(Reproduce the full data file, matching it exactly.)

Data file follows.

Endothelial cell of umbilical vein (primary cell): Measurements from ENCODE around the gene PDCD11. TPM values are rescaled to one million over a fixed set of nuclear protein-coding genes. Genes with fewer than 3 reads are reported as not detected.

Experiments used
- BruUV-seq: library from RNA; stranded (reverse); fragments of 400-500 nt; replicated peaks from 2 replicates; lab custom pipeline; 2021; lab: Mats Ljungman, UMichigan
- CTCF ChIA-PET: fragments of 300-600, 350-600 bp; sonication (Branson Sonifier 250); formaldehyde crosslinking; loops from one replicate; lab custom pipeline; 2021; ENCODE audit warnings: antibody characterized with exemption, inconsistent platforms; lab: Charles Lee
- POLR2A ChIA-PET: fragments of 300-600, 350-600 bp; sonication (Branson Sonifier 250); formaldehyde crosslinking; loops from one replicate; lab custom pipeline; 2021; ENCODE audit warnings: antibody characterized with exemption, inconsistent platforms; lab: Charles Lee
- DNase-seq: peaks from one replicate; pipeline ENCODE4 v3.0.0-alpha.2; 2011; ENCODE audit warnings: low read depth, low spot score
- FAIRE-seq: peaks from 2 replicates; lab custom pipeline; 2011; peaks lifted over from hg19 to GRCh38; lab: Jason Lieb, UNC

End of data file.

Endothelial cell of umbilical vein (primary cell): Measurements from ENCODE around the gene PDCD11. TPM values are rescaled to one million over a fixed set of nuclear protein-coding genes. Genes with fewer than 3 reads are reported as not detected.

Experiments used
- BruUV-seq: library from RNA; stranded (reverse); fragments of 400-500 nt; replicated peaks from 2 replicates; lab custom pipeline; 2021; lab: Mats Ljungman, UMichigan
- CTCF ChIA-PET: fragments of 300-600, 350-600 bp; sonication (Branson Sonifier 250); formaldehyde crosslinking; loops from one replicate; lab custom pipeline; 2021; ENCODE audit warnings: antibody characterized with exemption, inconsistent platforms; lab: Charles Lee
- POLR2A ChIA-PET: fragments of 300-600, 350-600 bp; sonication (Branson Sonifier 250); formaldehyde crosslinking; loops from one replicate; lab custom pipeline; 2021; ENCODE audit warnings: antibody characterized with exemption, inconsistent platforms; lab: Charles Lee
- DNase-seq: peaks from one replicate; pipeline ENCODE4 v3.0.0-alpha.2; 2011; ENCODE audit warnings: low read depth, low spot score
- FAIRE-seq: peaks from 2 replicates; lab custom pipeline; 2011; peaks lifted over from hg19 to GRCh38; lab: Jason Lieb, UNC